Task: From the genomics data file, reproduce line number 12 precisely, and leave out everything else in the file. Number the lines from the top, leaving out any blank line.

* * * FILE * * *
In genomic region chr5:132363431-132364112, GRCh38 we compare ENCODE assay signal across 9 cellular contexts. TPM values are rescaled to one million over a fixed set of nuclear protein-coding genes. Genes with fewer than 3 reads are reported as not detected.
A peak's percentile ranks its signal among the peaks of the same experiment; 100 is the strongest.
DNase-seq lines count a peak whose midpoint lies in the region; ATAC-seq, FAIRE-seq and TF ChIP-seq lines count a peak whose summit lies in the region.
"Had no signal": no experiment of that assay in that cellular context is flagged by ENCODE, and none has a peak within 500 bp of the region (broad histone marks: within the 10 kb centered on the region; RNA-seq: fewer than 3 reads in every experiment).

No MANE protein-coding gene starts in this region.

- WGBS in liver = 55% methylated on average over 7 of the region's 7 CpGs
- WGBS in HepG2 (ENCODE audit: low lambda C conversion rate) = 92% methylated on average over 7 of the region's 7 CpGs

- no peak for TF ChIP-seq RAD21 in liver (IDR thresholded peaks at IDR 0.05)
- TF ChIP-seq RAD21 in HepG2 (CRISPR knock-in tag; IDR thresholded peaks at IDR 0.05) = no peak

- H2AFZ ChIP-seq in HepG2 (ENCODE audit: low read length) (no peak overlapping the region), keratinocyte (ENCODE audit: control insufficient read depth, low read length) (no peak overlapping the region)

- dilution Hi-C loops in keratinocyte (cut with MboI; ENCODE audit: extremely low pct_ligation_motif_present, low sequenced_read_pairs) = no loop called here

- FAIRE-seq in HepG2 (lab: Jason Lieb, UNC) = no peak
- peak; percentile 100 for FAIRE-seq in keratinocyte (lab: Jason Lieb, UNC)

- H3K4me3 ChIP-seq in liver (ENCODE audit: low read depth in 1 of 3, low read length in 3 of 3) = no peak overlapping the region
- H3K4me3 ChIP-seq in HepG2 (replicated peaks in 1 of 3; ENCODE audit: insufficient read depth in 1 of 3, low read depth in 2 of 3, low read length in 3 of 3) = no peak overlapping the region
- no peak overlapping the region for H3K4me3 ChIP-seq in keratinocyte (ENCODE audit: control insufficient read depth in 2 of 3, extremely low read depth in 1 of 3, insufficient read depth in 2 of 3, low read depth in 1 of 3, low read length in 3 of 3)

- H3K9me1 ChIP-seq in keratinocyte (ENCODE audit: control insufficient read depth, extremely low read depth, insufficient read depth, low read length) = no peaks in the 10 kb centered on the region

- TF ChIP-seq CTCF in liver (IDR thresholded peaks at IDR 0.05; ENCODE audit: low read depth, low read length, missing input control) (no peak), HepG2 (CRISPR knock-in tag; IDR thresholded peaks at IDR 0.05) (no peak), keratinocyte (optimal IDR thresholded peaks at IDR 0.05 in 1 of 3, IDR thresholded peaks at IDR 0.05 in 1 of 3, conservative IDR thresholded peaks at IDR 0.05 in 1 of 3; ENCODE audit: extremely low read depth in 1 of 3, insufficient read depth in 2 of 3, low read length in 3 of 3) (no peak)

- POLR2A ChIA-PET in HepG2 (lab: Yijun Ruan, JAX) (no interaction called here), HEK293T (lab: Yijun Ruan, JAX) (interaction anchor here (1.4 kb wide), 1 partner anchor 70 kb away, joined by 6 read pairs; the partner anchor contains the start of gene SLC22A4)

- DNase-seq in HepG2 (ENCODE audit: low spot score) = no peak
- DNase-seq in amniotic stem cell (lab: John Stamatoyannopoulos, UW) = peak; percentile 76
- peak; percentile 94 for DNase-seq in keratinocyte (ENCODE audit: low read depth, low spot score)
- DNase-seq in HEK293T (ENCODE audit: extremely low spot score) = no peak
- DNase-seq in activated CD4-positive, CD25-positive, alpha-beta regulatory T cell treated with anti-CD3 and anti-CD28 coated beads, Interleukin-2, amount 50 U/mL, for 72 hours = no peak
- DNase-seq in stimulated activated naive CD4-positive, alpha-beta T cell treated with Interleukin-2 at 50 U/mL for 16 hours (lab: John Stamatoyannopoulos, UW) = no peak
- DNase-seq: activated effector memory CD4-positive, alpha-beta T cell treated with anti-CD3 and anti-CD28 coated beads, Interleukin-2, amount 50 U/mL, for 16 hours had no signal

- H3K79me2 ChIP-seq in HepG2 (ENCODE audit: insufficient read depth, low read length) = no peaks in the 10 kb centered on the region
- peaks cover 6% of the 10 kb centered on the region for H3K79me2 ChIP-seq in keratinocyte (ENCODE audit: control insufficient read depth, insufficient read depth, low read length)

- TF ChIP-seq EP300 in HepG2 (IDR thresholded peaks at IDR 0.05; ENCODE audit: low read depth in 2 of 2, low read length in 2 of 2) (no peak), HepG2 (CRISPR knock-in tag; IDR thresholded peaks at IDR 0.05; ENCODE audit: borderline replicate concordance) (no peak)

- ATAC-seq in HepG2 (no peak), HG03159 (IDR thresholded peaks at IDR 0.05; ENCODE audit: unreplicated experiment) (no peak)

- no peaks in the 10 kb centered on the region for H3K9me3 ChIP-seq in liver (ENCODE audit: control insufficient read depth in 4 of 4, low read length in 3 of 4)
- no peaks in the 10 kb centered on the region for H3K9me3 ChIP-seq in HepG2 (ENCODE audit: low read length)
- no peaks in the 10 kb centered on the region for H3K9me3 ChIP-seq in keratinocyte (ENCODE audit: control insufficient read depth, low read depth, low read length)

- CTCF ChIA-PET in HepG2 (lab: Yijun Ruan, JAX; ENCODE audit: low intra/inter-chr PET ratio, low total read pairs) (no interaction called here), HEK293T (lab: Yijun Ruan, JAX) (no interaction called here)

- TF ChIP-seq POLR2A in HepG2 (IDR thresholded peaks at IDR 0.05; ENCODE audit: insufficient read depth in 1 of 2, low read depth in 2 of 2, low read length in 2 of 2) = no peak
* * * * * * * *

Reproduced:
- FAIRE-seq in HepG2 (lab: Jason Lieb, UNC) = no peak